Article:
Male only draft declared unconstitutional
A U.S. District Court judge ruled the nation's all male military draft is unconstitutional, and that the time has come for a serious discussion on whether women should be included in any selective service scheme:
The case was brought by the National Coalition For Men, a men's rights group, and two men who argued an all-male draft was unfair.
Men who fail to register with the Selective Service System at their 18th birthday can be denied public benefits such as federal employment and student loans. Women cannot register for Selective Service.
The ruling comes as an 11-member commission is studying the future of the Selective Service System, including whether women should be included or whether there should continue to be draft registration at all. The U.S. has maintained an all-volunteer military after the draft was discontinued in 1973, but the Selective Service System was reactivated in 1980 as a contingency in case military conscription becomes necessary again.
The federal government is still debating whether selective service should continue to exist at all:
The government had argued that the court should delay its ruling until that commission makes its recommendations. But Miller said Congress has been debating the issue since 1980, and the commission's final report won't come until next year. And because the commission is advisory, there's no guarantee Congress will act, he said.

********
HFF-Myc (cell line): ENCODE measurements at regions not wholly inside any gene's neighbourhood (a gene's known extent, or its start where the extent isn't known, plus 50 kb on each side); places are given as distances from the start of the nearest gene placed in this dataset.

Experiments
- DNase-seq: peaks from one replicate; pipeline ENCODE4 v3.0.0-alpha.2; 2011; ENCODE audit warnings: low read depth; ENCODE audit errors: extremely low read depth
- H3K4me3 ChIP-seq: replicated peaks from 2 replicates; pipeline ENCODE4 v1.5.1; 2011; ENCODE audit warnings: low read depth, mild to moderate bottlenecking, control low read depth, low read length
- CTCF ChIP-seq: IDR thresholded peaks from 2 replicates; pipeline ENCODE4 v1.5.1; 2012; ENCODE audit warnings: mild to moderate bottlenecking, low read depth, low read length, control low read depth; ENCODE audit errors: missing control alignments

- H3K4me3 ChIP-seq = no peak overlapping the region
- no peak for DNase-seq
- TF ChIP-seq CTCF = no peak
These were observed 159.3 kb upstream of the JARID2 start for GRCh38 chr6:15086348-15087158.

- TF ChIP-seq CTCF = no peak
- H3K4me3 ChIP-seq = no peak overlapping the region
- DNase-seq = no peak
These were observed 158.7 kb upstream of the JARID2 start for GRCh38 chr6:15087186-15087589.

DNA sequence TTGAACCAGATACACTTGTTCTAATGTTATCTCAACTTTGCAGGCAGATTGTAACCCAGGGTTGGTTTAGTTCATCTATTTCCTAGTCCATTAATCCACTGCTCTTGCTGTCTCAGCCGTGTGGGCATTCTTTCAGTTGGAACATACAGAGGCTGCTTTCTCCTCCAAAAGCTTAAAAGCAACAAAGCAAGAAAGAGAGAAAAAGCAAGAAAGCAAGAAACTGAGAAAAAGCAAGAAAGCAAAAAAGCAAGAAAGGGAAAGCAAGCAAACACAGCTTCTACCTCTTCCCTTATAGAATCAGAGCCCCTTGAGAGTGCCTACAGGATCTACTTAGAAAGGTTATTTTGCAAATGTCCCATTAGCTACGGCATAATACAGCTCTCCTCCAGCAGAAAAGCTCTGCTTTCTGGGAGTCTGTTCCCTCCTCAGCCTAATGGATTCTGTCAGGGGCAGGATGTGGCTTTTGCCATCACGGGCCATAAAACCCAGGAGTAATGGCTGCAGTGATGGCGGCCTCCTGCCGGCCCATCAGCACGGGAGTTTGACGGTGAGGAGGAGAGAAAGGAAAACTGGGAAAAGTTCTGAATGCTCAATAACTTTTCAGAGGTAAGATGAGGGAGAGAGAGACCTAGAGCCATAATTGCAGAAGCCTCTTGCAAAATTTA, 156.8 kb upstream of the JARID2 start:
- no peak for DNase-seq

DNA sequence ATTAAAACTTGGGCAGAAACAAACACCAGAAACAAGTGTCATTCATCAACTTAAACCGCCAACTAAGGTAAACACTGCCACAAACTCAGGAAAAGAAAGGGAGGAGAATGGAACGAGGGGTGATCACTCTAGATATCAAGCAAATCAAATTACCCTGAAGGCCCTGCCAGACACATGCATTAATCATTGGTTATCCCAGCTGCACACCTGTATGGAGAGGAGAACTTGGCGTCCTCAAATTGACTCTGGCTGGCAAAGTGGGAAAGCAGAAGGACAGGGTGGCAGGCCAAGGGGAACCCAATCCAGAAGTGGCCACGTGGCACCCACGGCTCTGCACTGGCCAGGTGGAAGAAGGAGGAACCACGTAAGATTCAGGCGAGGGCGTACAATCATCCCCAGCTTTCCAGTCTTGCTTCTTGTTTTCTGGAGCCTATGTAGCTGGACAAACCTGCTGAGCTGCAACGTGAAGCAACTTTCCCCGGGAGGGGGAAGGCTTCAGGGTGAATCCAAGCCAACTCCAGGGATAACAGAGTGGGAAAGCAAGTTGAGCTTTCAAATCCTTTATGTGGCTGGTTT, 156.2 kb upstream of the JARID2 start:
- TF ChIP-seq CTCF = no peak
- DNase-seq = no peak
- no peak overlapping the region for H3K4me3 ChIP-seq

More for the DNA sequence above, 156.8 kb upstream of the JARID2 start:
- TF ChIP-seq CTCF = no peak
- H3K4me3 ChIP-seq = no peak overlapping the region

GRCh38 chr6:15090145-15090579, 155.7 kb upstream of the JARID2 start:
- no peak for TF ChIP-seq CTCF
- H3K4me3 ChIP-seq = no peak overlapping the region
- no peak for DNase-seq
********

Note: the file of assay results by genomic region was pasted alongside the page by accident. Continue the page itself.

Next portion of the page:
Miller said Congress has never fully examined whether men are physically better able to serve than women. In fact, he noted in a footnote, "the average woman could conceivably be better suited physically for some of today's combat positions than the average man, depending on which skills the position required. Combat roles no longer uniformly require sheer size or muscle."
Quoting the Supreme Court's ruling overturning bans on same-sex marriage, Miller ruled that restrictions based on gender "must substantially serve an important governmental interest today."
The judge denied the government's request for a stay of the ruling. Justice Department officials did not immediately respond to a request for comment.
But the ruling came in the form of a declaratory judgment and not an injunction, meaning the court didn't specifically order the government how to change Selective Service to make it constitutional.
The all volunteer force helped win the Cold War, and has been deeply engaged in fighting the War on Terror for almost 19 years, with women playing increasingly essential, and increasingly dangerous, roles. Does all of that mean the men-only selective service system should end? Perhaps it's time has passed.